In brief

The National Credit Code (Code) imposes a number of onerous obligations on lenders and serious penalties for non-compliance. As a result, lenders need to ensure that they undertake necessary due diligence in order satisfy themselves as to the application and use of credit being advanced to borrowers, particularly in the case of natural persons.

What you need to know

The National Credit Code (Code) is contained in Schedule 1 of the National Consumer Credit Protection Act 2009 (Cth) and regulates the provision of credit to consumers. The Code came into operation on 1 July 2010 as part of a broad range of reforms to consumer credit laws. Lenders need to be aware of the potential application of the Code and ensure they comply with their obligations.

Broadly speaking, the Code imposes a number of obligations and requirements on lenders in relation to credit contracts, related mortgages and guarantees which are intended to increase the protections afforded to consumers.

Failure to comply with the credit obligations can result in significant civil and criminal penalties.

Application of the Code

Subject to certain exceptions[1], the Code applies to the provision of credit if[2]:

  • the borrower is a natural person or strata corporation; and
  • the credit is provided or intended to be provided wholly or predominantly:
    1. for personal, domestic or household purposes; or
    2. to purchase, renovate or improve residential property for investment purposes or to refinance credit that has been provided for this purpose; and
  • a charge is or may be made for providing the credit; and
  • the lender is in the business of providing credit or the credit is provided as part of, or incidentally to, any other business of the lender.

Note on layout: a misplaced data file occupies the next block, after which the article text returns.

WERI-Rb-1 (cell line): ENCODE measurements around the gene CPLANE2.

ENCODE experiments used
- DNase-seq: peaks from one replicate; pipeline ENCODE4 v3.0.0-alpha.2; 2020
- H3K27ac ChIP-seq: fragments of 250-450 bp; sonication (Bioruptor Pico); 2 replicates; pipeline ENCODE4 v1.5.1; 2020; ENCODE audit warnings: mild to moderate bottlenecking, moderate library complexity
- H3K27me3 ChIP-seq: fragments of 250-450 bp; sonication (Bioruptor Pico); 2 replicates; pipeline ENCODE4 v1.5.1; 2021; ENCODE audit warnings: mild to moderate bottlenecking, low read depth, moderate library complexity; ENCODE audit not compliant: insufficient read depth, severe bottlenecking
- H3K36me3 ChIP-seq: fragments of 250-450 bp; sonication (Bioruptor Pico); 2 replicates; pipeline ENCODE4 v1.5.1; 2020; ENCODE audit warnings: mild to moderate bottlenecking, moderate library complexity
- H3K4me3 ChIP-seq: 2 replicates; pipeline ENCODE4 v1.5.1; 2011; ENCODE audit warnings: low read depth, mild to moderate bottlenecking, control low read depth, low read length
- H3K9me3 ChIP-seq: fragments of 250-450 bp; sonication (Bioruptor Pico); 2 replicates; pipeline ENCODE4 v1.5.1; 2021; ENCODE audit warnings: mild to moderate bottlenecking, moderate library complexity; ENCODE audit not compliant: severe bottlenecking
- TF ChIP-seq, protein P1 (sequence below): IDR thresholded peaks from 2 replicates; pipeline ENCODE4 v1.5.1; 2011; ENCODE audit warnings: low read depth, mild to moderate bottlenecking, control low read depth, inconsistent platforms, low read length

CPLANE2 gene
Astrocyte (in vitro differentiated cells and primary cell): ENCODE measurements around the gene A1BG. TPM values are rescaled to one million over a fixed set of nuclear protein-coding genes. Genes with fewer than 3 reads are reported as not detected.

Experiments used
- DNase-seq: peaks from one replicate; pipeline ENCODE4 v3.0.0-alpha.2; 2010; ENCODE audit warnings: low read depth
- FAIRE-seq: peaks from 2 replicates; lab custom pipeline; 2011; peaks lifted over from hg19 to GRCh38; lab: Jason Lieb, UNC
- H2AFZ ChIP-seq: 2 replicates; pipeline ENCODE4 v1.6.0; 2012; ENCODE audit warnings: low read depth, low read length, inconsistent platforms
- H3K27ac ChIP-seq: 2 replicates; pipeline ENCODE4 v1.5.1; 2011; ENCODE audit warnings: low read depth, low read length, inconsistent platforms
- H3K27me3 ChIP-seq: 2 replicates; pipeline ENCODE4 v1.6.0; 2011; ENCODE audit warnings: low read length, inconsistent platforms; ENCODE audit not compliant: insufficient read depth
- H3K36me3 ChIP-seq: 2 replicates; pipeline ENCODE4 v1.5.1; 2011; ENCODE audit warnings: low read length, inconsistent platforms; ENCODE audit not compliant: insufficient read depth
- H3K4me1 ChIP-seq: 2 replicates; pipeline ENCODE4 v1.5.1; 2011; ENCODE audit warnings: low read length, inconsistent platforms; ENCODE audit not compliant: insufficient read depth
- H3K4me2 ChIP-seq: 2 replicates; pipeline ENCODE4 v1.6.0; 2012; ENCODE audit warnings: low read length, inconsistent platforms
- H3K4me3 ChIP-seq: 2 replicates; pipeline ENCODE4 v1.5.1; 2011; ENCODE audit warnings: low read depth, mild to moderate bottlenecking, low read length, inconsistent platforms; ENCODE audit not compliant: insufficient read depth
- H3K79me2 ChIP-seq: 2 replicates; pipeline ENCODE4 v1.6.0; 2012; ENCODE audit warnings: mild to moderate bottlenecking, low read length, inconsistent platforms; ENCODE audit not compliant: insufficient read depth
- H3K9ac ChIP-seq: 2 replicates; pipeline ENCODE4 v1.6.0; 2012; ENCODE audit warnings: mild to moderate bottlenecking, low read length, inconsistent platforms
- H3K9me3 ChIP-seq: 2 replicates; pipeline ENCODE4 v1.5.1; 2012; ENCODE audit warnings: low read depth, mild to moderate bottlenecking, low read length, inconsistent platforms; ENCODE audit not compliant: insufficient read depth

1. ‘Wholly or Predominately’

Wholly or predominantly means the purpose for which more than half of the credit is intended to be used, for example:

“A person obtains a personal loan of $20,000. They intend to use $15,000 to purchase household goods, and $5,000 to purchase shares as an investment. As more than 50% of the credit is intended to be used for a personal, domestic or household purpose, the Code will apply to the provision of the credit”[3],

 or the predominant use of the goods or services purchased with the credit, for example:

A person who has a small courier business obtains credit for the purpose of purchasing a car that is to be used both in the person’s business and for their own personal use. The person intends to use the car mostly (more than 50% of the time) for the courier business. The Code will not apply to the provision of this credit[4].

2. Business Purposes Declaration

Where a borrower claims that the Code applies to the provision of credit, there is a presumption in favour of its application and the onus is on the lender to prove otherwise. The presumption is reversed where the borrower, prior to entering into the credit contract, declares that the credit is to be provided wholly or predominantly for business or investment purposes (Business Purposes Declaration). A Business Purposes Declaration may be of use to lenders in circumstances where there is a degree of uncertainty as to a borrower’s intended use or application of credit being advanced. The declaration will however be ineffective if the lender knew or ought to have known that the credit was to be applied for a Code purpose.

Conclusion

As the Code nears a decade of operation, it is important lenders do not become complacent with regards to its application. Serious penalties apply for non-compliance and lenders need to ensure that they undertake necessary due diligence in order satisfy themselves as to the application and use of credit being advanced to borrowers, particularly in the case of natural persons.

 

 

[1] Section 6, National Credit Code.

[2] Section 5, National Credit Code.

[3] Regulatory Guide 203, Australian Securities and Investments Commission.

[4] Regulatory Guide 203, Australian Securities and Investments Commission.

About the Author

Luke Udvardi

Associate
Working in both property and banking and finance, Luke is a junior lawyer building a unique skill set in the industry.

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